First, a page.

caused by prolonged exposure to more powerful lighting.
"However, for your benefit, I'm going to briefly enable some
lighting. I will then clue you in as to the goal of your mission. Okay?"
"Sounds like a plan," replied Neil, sardonically smiling.
The General returned the smile with a smirk. She patted Neil on the side of his arm at the shoulder, closed her visor.
Neil closed his own visor, followed the General back through the airlock.
As the pair entered the lava tube, the accompanying escort split
into two fire teams, leapt into dug-in positions to either side of the
After the General and Neil entered the lava tube, Neil's pressure suit's night vision gear automatically switched on.
After a couple of minutes, the pair walked up to two SSA operatives,
one facing toward them, the other, slightly further in, was facing the
other way, into a cavern.
The operative's pressure suits were not camouflaged. The suit of the
operative facing outward very much resembled Neil's save for an image
of the rising sun on its chest.
General Brown raised her right hand, palm out, in the traditional American Indian manner of showing no weapon was held.
"Peace," said the General over the secure channel.
"Who goes there?" challenged the SSA operative facing them.
Neil heard no reply.
"Pass," said the operative.
Neil followed the General into the cavern, assuming the operative
had recognized General Brown. Neil had been standing behind the
General, had watched the operative stare intently at the General's
The General switched on the cavern's lighting.
The cavern had an unusually low and smooth ceiling in relation to
comparable caverns on Earth. Neil quickly noted there were no
stalactites or stalagmites; not a surprise to him given the lack of
liquid water on Mars.
To Neil's left was a massive rock-fall, dominating that entire side of the cavern.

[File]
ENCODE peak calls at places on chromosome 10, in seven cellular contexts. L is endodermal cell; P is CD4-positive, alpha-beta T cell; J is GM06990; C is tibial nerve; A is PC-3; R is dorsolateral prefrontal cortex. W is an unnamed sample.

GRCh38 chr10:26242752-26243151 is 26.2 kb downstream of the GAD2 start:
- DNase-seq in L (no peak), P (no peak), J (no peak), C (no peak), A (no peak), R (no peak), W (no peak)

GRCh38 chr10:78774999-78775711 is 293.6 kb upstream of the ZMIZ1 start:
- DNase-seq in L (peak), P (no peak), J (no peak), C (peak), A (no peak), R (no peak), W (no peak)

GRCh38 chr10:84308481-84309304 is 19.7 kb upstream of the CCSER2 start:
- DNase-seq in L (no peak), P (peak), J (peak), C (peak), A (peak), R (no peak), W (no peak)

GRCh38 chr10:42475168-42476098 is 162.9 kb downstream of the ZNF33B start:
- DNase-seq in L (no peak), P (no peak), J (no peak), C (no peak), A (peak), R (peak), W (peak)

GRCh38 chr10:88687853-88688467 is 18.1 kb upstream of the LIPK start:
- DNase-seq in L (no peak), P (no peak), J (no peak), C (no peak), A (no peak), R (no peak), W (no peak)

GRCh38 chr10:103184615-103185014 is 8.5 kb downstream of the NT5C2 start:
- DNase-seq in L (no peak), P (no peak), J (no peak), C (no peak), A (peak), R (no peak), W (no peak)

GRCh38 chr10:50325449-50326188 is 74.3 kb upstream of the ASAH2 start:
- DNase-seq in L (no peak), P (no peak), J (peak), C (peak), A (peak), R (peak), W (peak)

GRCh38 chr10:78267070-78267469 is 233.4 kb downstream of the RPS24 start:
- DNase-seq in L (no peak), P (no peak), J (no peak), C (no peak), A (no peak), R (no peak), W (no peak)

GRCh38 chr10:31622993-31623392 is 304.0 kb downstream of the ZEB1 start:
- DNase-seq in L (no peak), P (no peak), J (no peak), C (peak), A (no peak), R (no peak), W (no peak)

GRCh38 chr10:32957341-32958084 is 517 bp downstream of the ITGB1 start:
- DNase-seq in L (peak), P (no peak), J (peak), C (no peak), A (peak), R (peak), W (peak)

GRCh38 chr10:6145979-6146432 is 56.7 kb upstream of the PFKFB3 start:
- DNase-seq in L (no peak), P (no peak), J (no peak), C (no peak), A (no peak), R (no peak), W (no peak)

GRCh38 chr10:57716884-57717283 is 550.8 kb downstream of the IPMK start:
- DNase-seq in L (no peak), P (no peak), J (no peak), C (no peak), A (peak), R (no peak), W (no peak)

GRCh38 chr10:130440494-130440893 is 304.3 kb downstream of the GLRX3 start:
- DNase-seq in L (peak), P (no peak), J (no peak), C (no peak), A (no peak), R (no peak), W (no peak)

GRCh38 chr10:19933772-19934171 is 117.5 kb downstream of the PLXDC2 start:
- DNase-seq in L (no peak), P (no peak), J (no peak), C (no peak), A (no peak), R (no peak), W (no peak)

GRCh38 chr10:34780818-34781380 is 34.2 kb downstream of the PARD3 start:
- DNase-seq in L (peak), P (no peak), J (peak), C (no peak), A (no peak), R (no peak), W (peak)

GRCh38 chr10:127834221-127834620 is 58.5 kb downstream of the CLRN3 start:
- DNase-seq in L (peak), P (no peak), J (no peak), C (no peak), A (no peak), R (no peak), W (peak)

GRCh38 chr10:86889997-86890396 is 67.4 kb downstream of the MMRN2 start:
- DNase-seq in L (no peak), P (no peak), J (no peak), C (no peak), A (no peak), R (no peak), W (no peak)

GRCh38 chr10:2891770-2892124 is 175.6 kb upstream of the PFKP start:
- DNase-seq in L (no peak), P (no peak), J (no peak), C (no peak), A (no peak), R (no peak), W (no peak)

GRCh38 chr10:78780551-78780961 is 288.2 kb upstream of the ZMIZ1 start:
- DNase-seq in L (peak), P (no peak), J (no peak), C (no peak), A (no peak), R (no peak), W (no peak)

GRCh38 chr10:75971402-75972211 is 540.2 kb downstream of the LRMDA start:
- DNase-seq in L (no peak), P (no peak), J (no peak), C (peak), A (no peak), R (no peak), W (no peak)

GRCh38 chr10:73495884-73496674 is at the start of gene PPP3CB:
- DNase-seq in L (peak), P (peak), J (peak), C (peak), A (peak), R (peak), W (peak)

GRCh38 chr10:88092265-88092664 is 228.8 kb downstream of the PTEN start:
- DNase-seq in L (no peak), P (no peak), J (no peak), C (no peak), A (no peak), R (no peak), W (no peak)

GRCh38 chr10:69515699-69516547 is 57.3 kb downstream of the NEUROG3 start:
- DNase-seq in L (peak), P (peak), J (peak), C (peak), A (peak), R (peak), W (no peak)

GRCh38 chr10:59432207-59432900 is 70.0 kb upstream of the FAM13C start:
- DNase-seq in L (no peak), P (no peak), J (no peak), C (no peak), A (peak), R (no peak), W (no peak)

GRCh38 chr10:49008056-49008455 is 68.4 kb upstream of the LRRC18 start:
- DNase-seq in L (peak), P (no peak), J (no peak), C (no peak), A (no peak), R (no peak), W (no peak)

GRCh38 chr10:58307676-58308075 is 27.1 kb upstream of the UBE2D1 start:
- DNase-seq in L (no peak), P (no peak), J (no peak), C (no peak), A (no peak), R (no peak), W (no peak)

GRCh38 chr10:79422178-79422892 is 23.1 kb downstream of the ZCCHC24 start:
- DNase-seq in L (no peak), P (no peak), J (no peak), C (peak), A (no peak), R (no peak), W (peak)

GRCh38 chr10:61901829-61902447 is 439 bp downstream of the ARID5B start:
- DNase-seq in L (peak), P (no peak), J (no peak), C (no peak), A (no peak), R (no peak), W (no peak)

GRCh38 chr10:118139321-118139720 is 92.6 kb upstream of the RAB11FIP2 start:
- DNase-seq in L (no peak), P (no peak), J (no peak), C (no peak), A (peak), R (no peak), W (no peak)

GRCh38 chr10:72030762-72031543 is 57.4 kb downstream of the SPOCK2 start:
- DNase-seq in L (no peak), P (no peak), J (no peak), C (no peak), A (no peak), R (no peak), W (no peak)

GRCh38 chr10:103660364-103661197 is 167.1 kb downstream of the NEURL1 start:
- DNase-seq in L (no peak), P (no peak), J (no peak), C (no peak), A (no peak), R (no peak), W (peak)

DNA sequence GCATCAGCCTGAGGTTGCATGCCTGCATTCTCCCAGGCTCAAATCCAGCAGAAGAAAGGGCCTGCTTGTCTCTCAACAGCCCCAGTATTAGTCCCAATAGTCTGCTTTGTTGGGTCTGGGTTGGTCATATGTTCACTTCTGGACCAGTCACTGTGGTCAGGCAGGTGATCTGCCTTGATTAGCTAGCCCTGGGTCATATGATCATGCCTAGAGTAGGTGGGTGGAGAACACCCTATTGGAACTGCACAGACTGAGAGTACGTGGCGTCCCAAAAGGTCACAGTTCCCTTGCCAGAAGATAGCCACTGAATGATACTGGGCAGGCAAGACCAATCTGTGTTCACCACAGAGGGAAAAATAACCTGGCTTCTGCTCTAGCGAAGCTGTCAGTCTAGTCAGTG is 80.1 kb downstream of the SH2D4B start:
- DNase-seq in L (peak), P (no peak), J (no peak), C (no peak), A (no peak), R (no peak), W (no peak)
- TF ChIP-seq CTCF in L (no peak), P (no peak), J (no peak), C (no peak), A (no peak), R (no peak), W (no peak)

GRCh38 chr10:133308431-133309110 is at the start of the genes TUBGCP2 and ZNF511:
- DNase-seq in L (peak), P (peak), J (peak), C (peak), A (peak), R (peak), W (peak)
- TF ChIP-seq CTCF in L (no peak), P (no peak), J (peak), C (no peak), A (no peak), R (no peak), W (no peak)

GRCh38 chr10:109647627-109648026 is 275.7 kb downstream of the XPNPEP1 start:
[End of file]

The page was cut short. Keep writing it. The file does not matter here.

But his observations, natural enough for a geologist, were quickly brought up short by what he next perceived.
Directly across from him, about 15 meters distant, sat a body, on the floor of the cavern, its back against the wall.
The corpse, clad in crude, apparently homespun clothing, was desiccated to the point of being mummified.
A sword was on the floor, its hilt near the corpse's right hand.
Neil had barely absorbed what he was seeing when General Brown sidled closer to Neil, turned toward him.
The General's clear visor darkened slightly. In bright orange
letters, a message scrolled across her visor. All in capital letters,
the message read as SWITCH TO THE OPEN CHANNEL.
Neil did as ordered.
The General said, "The module the Specialist installed has a much
longer range than the open channel. Since the open channel is line of
sight only, is of extremely high frequency, the surrounding rocks and
dirt in this mountain blocks our RF emissions."
The General turned toward the body. "DNA analysis indicates the
corpse is of Scandinavian heritage. Despite all the advances made in
DNA analysis over the last couple of centuries, the biology wonks
haven't been able to pin down the exact locale within Scandinavia that
was the homeland of our friend there.
"However, the sword is typical of Viking swords of the 1200s and
1300s. Analysis of its metal and design indicates it was probably
forged in Norway."
In a long, drawn-out utterance, Neil said, "O-o-o-o-kay."
General Brown then said, "We've not physically disturbed the body